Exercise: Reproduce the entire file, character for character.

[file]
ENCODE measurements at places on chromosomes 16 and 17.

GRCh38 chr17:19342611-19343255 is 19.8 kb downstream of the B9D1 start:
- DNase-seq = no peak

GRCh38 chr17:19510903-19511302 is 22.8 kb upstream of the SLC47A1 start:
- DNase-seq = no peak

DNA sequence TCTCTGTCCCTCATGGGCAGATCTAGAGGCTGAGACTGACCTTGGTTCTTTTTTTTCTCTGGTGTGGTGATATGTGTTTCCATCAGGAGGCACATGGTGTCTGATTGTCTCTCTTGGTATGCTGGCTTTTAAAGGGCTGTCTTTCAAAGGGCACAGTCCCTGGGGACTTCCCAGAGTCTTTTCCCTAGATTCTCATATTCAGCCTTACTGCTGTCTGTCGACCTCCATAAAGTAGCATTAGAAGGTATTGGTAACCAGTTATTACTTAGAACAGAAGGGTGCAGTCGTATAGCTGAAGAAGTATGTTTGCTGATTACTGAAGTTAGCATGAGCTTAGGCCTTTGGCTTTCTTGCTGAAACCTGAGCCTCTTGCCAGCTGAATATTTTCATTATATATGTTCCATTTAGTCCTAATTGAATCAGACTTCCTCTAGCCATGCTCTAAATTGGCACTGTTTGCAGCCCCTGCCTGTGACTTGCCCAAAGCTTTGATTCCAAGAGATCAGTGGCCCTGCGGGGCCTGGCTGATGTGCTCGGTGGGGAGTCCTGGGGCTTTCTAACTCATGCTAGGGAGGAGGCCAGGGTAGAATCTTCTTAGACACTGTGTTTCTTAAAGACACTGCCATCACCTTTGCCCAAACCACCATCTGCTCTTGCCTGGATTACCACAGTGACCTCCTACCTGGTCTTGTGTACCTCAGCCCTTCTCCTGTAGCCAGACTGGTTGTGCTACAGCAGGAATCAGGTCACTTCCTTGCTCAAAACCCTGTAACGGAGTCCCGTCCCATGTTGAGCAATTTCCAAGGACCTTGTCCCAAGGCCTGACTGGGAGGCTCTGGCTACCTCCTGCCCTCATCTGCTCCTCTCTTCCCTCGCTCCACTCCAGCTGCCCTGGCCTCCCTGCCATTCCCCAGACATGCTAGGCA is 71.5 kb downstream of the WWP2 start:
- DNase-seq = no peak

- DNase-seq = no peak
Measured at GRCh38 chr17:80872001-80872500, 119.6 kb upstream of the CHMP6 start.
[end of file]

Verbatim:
ENCODE measurements at places on chromosomes 16 and 17.

GRCh38 chr17:19342611-19343255 is 19.8 kb downstream of the B9D1 start:
- DNase-seq = no peak

GRCh38 chr17:19510903-19511302 is 22.8 kb upstream of the SLC47A1 start:
- DNase-seq = no peak

DNA sequence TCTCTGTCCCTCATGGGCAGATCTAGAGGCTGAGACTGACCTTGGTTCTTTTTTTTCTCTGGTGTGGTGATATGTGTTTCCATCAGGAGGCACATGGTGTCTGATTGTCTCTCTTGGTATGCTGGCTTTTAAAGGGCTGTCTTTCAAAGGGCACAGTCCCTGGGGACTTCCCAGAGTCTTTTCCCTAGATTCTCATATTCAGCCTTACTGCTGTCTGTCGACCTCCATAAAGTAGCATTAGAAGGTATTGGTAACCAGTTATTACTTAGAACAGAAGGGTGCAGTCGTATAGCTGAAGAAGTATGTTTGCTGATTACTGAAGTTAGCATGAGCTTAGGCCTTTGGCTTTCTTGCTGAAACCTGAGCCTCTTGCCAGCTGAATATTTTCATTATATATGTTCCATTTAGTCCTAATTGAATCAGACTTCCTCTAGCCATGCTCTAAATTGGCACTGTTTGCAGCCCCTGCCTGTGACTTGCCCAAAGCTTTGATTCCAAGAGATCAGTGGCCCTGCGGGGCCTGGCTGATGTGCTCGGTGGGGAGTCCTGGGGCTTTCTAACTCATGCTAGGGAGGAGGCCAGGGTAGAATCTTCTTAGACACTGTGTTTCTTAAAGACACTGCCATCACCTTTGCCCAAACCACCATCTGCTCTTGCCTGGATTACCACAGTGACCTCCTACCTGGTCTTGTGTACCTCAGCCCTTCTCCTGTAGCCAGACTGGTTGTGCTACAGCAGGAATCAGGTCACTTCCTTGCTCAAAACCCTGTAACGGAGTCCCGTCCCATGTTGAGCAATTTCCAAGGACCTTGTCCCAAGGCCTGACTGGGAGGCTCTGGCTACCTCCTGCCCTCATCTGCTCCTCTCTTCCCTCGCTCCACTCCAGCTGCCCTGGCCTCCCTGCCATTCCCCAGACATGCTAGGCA is 71.5 kb downstream of the WWP2 start:
- DNase-seq = no peak

- DNase-seq = no peak
Measured at GRCh38 chr17:80872001-80872500, 119.6 kb upstream of the CHMP6 start.